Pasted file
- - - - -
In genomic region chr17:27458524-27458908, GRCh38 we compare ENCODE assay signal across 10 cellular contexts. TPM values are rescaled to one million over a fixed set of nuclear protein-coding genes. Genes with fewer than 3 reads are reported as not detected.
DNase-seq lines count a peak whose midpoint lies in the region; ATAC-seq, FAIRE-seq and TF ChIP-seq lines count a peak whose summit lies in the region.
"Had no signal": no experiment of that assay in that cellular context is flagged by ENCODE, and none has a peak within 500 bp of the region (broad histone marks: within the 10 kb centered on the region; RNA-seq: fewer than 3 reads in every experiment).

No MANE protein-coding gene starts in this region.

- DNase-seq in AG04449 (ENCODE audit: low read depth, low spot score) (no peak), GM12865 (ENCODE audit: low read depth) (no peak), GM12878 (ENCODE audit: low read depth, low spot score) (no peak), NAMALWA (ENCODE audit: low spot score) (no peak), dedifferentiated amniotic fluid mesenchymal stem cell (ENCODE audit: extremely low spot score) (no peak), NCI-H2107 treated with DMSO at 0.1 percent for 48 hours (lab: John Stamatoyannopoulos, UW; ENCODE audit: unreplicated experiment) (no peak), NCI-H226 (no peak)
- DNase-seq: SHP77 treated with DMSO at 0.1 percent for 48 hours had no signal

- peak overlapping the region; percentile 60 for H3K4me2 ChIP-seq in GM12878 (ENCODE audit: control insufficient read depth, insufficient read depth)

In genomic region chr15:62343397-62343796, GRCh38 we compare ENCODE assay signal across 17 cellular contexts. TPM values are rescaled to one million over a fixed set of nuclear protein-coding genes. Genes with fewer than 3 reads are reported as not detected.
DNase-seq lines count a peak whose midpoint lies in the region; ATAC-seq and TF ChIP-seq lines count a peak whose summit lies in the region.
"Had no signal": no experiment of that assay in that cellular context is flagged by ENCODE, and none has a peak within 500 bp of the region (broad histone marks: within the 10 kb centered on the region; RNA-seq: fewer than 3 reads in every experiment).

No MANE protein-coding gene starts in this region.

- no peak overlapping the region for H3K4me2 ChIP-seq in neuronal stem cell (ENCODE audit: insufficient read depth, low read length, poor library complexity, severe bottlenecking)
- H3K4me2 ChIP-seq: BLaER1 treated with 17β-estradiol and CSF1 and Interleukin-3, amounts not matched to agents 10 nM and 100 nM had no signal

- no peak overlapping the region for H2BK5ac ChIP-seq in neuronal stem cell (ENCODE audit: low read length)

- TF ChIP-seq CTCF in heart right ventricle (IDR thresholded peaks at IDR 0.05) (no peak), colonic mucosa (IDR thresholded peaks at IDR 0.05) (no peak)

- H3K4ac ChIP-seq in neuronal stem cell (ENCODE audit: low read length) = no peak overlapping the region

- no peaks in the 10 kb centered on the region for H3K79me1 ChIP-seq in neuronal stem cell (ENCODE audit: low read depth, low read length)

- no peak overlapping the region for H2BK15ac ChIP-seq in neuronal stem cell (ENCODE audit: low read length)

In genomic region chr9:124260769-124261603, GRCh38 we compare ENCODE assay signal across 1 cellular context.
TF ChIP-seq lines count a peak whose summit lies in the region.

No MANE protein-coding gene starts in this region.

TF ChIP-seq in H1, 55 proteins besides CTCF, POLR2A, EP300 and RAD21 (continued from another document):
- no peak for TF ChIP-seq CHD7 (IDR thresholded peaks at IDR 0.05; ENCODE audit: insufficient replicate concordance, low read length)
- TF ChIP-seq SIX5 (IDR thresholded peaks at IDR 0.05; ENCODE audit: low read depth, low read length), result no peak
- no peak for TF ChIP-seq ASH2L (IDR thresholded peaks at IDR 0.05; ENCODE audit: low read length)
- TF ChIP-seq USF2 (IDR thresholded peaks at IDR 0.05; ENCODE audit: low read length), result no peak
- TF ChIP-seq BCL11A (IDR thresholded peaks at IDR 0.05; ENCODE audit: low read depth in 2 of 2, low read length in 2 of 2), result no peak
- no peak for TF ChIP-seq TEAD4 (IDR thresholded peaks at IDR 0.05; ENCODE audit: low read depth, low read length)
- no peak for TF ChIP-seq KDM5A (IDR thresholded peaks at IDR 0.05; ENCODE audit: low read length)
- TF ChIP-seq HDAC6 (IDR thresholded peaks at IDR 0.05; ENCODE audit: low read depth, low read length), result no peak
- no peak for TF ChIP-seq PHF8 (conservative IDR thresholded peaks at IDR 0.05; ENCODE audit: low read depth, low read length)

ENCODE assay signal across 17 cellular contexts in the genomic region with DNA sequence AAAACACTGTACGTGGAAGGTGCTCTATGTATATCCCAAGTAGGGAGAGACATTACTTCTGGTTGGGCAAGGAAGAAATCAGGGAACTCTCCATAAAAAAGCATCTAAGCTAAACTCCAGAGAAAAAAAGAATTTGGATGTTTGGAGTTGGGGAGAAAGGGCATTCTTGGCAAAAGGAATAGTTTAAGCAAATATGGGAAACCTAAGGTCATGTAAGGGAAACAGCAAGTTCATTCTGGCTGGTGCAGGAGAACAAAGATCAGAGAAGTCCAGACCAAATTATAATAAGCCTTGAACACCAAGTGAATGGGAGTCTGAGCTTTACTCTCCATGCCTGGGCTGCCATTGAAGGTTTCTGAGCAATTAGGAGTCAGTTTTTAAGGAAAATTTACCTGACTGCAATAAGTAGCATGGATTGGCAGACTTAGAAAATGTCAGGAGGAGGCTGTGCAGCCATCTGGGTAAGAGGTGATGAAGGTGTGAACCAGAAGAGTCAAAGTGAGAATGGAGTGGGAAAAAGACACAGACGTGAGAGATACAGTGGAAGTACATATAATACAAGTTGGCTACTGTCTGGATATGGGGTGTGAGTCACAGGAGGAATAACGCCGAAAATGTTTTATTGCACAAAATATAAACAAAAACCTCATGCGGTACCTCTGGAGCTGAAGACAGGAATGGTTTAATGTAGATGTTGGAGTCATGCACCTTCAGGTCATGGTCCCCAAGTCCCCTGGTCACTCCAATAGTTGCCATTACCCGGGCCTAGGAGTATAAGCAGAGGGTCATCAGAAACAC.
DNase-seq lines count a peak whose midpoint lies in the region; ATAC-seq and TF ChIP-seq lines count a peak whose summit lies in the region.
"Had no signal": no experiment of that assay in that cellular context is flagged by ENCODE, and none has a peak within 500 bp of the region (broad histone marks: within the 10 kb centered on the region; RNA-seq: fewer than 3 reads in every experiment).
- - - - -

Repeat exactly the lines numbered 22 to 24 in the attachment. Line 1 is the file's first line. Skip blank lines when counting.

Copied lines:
TF ChIP-seq in H1, 55 proteins besides CTCF, POLR2A, EP300 and RAD21 (continued from another document):
- no peak for TF ChIP-seq CHD7 (IDR thresholded peaks at IDR 0.05; ENCODE audit: insufficient replicate concordance, low read length)
- TF ChIP-seq SIX5 (IDR thresholded peaks at IDR 0.05; ENCODE audit: low read depth, low read length), result no peak